Gluten is a protein found in wheat, rye, barley, and most oats that is inherently pro-inflammatory and causes damage to the intestinal lining. Gluten ingestion is associated with abdominal discomfort, IBS symptoms, brain fog, confusion, fatigue, joint pain and more.
Elevated hs-CRP, auto-immune markers, and other markers of systemic inflammation can often be seen when ingesting gluten containing foods. Gluten enters the digestive tract, causing an inflammatory cascade and development of leaky gut. Then the protein gets into the bloodstream where the body thinks it is a pathogen, tags it as such, then accidentally attacks our own tissues that resemble that “pathogen.”
When you eat gluten, whether via a piece of bread, the filler in your lunch meats, or one of many hidden sources, it travels through your stomach and arrives in your small intestine where it triggers the release of zonulin. Zonulin is a chemical that signals the tight junctions of the intestinal wall to open, creating intestinal permeability, also known as leaky gut.
Image from ALPCO
Think of the gut lining like a drawbridge. Small boats (micronutrients in food) that are meant to travel back and forth are able to go under the bridge without a problem. But, when gluten releases zonulin, it causes the drawbridge to go up, allowing bigger boats (large proteins like gluten) to cross over that aren’t meant to travel through. In the case of your gut, it’s microbes, toxins, proteins, and partially digested food particles that are passing under the drawbridge and escaping into the bloodstream.
With leaky gut all the toxins, microbes, and food particles, such as gluten, can now flood the bloodstream that aren’t supposed to be there. The immune system marks them as dangerous invaders and creates inflammation to get rid of them.
Inflammation is our immune system’s natural response to anything it deems dangerous, whether that is a cut, a virus, or the gluten you ate in a piece of birthday cake. It is estimated that one percent of the population has Celiac disease and one in 30 people have gluten-sensitivity. What’s more, an estimated 99 percent of people with gluten sensitivity are undiagnosed, so they are fanning the flames of their inflammation without even knowing it.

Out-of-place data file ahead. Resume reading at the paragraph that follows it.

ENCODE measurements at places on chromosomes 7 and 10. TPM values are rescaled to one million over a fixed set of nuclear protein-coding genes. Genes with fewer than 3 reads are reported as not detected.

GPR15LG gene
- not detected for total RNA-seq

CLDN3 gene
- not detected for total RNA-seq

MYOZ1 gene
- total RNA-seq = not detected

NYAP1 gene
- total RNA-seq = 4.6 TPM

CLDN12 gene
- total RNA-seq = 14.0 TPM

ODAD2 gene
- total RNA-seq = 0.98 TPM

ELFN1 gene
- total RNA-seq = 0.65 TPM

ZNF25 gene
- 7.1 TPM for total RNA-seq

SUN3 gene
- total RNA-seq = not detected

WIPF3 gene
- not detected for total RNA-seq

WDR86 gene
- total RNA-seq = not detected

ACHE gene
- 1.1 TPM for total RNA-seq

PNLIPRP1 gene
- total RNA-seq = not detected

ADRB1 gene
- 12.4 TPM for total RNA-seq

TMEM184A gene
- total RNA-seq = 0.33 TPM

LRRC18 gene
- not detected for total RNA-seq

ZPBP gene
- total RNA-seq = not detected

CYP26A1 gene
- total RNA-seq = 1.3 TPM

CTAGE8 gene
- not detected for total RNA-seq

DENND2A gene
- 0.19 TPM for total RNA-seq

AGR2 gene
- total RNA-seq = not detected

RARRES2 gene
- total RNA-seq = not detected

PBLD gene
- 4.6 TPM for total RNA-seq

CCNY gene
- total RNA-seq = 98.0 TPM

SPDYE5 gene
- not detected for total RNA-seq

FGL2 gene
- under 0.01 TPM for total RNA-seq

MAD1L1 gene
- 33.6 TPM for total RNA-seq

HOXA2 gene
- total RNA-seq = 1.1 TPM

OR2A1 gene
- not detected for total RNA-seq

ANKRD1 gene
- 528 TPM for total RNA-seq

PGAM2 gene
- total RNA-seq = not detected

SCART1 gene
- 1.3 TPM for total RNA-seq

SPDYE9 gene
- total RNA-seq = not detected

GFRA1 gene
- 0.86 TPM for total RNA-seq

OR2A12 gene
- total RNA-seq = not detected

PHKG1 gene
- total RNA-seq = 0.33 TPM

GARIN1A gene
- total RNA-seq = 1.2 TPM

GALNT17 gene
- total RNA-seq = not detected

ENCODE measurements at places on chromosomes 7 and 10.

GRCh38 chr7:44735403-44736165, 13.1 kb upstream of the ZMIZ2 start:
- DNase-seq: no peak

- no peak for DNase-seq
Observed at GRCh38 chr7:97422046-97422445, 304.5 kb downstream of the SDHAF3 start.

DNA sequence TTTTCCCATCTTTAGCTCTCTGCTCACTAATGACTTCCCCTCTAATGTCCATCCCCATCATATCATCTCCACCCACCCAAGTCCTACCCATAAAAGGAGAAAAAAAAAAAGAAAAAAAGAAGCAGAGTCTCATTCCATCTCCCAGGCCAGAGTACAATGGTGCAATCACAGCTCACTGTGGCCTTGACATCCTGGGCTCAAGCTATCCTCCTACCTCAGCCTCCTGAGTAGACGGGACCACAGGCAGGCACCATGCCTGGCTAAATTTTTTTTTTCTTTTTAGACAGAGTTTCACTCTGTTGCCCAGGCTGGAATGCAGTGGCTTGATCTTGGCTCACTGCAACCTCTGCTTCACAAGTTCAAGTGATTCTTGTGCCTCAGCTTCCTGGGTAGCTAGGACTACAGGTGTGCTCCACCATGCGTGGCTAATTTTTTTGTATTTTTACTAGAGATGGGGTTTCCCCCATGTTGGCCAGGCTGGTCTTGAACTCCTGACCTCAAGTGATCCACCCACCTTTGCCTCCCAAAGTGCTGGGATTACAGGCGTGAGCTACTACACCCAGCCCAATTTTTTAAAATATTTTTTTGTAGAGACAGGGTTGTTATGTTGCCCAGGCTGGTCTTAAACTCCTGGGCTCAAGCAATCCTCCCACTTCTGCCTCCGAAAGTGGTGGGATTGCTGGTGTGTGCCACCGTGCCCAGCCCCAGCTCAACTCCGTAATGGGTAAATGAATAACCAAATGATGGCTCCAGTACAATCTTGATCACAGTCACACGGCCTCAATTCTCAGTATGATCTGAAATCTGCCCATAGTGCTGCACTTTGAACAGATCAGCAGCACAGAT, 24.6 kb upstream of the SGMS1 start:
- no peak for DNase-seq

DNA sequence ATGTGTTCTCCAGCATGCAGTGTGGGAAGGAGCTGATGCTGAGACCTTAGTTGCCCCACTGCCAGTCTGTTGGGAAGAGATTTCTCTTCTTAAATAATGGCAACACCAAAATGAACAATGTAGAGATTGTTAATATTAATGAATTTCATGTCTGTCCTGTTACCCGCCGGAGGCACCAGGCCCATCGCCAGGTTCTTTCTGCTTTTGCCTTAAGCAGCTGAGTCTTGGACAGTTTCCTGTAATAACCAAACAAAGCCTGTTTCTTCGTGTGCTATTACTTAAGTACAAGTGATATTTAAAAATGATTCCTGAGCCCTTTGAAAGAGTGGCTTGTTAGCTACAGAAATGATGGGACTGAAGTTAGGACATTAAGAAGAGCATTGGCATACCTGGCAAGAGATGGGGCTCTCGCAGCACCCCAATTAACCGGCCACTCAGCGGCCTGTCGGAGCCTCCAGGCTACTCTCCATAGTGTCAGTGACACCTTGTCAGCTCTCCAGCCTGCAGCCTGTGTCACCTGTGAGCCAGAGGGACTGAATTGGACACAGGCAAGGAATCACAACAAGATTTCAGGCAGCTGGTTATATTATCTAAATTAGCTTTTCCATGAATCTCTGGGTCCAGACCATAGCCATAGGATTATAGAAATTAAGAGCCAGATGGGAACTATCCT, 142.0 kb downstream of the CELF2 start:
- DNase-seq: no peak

Beyond creating a leaky gut, gluten poses a serious risk for people with autoimmune disease because of the phenomenon called molecular mimicry. Gluten, which is a large protein, happens to be structurally similar to several tissues in the body, particularly the thyroid. In those with autoimmune thyroid disease, every time they eat gluten the immune system sends out antibodies to detect and destroy the gluten, but since the gluten and thyroid gland look so similar some of those immune cells end up attached the thyroid by mistake.
There are several food proteins, such as casein in dairy, that have a similar molecular structure to gluten. Because of this molecular mimicry, when you eat dairy your body can get confused and think you ate a bowl of pasta and trigger an immune reaction.
Eating gluten triggers the release of Zonulin which can cause the tight junctions in your gut to open, allowing for larger proteins/particles to get in your bloodstream. The immune system then tags these “foreign” particles as invaders. The body’s response is to protect, so the inflammatory process is enabled.
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